All of this can make for an easily embittered worship leader and a disgruntled and distrusting congregation. So what are we to do? How do we become a conduit of unification for a body of people that range from newborn to over 100? We put down our battle sword and stop crying “Follow me!” and point to the cross and say, “Follow Him!” The difference here can make or break the health of your heart and your church. Why? Because if I’m relying on my charisma, my talent, or my ideas that I perceive are so full of innovation, then I will tire myself seeking the approval of others and finding my identity in my work. The congregation will feel that, and I would have not treasured Christ in any of this. To be an under-shepherd under the Great Shepherd means I spend my energy, gifts, and creativity pointing to Jesus. Suddenly, your worship sets are not first an experience but rather a retelling of the Gospel and a beholding of Jesus, and people know the difference. Though we may be sheep, we’re not that dumb. Jesus is the one who can change a heart. He is the one who can convict of sin, and He is the one who can (and wants to) unify His church in worship.

The apostle Paul writes in Colossians 1 “To them God has chosen to make known…this mystery, which is Christ in you, the hope of glory.” You may have heard it said that the church is the hope for the world, and here it is evidenced. Christ in you is “the hope of glory.” It is the church that Jesus has enjoyed imparting the task of advancing the kingdom, being ambassadors in His name, and making disciples. It is also the church that he prays for in John 17 that we would be one with the Father as He is. Jesus LOVES the church, and it is this love that fuels it to health and mission. As his under-shepherd, then, it is my task and my joy to do likewise.

The church is the place where you will experience the power of God in the presence of people. You will encounter elderly couples who have generosity of time and resource beyond what you can fathom. You’ll experience families who welcome the lonely into their homes. You’ll see college students forsake a promising career for the mission field. You’ll watch children sing and learn to love Jesus. It is truly a marvelous place. It is also the place where you, as a leader, may incur some of the deepest wounds. However, the beauty of the Gospel is that Jesus perfectly follows the command to “bear one another’s burdens” (Galatians 6:2) that we can fall into his nail-scarred hands, see His spit on face, and find the grace to love the church, as Oliver Cromwell would say, “warts and all.” Jesus understands what it is like to be mocked, to be betrayed by those close to him, and to hold out your heart to your people and be utterly rejected. However, it was still the “joy set before him” (Hebrews 12:2) that caused him to endure the cross, and while he hung there, he saw generations of future believers and “was satisfied” (Isaiah 53:11). It was for a joyful and worthy cause that Jesus laid down his life for the church, and it is to our joy that we do the same.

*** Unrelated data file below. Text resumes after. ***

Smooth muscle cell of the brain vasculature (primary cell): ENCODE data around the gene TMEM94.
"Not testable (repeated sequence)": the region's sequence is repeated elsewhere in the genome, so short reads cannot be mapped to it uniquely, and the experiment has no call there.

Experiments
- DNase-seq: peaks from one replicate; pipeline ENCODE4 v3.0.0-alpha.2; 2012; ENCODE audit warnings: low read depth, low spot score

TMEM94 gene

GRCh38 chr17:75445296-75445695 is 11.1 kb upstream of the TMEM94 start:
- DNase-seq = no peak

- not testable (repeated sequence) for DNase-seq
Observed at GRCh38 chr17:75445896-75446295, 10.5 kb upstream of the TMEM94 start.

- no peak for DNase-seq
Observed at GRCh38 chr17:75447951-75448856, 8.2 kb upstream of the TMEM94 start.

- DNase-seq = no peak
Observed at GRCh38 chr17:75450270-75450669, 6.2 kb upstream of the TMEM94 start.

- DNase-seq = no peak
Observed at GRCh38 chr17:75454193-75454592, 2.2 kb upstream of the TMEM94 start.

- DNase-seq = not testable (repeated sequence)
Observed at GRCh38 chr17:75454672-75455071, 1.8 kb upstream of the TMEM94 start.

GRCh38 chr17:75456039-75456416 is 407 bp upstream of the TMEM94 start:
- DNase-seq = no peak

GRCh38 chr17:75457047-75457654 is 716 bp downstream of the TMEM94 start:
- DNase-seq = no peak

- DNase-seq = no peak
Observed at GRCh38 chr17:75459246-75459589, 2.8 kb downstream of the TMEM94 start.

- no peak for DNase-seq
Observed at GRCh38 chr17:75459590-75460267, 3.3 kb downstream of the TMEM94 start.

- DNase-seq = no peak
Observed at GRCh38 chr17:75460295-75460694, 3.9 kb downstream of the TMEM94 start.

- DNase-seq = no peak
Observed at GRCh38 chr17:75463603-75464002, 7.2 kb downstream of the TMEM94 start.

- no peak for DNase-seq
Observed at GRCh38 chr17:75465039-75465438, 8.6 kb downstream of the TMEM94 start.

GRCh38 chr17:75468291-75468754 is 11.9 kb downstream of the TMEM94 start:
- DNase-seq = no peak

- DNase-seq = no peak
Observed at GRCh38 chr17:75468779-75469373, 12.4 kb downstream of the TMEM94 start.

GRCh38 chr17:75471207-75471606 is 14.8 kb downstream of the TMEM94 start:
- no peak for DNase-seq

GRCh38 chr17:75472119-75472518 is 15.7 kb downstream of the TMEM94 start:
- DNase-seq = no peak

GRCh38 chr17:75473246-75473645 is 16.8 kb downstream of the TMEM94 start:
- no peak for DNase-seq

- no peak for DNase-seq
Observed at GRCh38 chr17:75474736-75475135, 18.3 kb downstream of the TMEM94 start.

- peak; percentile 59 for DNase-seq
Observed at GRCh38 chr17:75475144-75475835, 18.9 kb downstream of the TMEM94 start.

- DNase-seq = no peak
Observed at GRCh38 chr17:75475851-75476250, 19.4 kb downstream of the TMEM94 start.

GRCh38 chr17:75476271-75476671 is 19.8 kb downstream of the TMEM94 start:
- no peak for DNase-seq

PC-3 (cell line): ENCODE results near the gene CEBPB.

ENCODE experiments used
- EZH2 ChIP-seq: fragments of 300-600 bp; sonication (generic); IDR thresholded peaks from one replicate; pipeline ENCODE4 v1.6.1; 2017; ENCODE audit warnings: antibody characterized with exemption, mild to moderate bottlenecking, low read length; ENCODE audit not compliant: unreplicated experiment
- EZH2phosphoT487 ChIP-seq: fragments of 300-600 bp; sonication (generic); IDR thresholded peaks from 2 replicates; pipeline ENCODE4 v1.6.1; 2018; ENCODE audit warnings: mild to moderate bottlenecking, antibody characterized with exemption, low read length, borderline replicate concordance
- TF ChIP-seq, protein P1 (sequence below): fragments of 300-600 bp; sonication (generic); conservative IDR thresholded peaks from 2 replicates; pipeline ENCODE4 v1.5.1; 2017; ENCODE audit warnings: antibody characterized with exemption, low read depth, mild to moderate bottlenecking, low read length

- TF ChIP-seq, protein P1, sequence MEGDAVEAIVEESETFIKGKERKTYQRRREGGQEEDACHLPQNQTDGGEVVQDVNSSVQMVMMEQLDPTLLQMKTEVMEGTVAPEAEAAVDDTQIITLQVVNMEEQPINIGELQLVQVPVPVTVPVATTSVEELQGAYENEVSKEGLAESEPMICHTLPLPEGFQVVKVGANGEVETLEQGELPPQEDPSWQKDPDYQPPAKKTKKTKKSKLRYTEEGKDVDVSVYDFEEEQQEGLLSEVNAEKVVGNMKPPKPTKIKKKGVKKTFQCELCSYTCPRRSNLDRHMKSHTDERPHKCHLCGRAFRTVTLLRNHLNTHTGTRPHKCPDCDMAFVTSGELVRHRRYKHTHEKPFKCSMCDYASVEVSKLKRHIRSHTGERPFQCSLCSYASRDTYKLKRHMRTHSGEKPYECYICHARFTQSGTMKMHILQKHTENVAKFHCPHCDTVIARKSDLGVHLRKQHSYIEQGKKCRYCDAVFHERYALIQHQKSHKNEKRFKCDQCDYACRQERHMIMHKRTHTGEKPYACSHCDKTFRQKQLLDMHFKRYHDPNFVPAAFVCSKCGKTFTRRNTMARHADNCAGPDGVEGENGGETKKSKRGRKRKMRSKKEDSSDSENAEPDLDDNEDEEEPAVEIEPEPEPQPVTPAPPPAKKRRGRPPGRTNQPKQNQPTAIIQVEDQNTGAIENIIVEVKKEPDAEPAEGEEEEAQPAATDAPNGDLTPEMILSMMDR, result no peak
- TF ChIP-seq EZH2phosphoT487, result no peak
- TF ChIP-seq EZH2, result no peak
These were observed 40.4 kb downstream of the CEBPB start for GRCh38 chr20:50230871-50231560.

We are commanded to “love one another earnestly from a pure heart” (1 Peter 1:22). While in the midst of a season of heart-wrenching conflict in the church body, this can seem like a daunting and threatening word. However, what God commands, he surely has the grace to provide. Praise God it is not from my effort that I love from a pure heart, but it is that hope – Christ in me – that causes me to say, “This is my beloved” as Jesus would. All His commands are for my joy and for our good.

This is the heart behind the new Grace Worship “Christ Be All” EP. I and the members of Grace Worship desire to craft songs that serve to unite the church to treasure Jesus. It is out of a love for the church that these songs were born. The church is a family of worshipers, and they are worth loving and giving yourself for. I have dug to the end of the well of seeking acceptance and self-exaltation, and that well was ugly dry. However, “there is a river that makes glad the city of God” (Psalm 46:4) and that well of Living Water never runs dry. I pray that these songs, which intentionally draw from the historic church as well as modern influence, cause you to treasure your Savior, and allow for generations to stand side by side and worship together with joy. May Christ be all!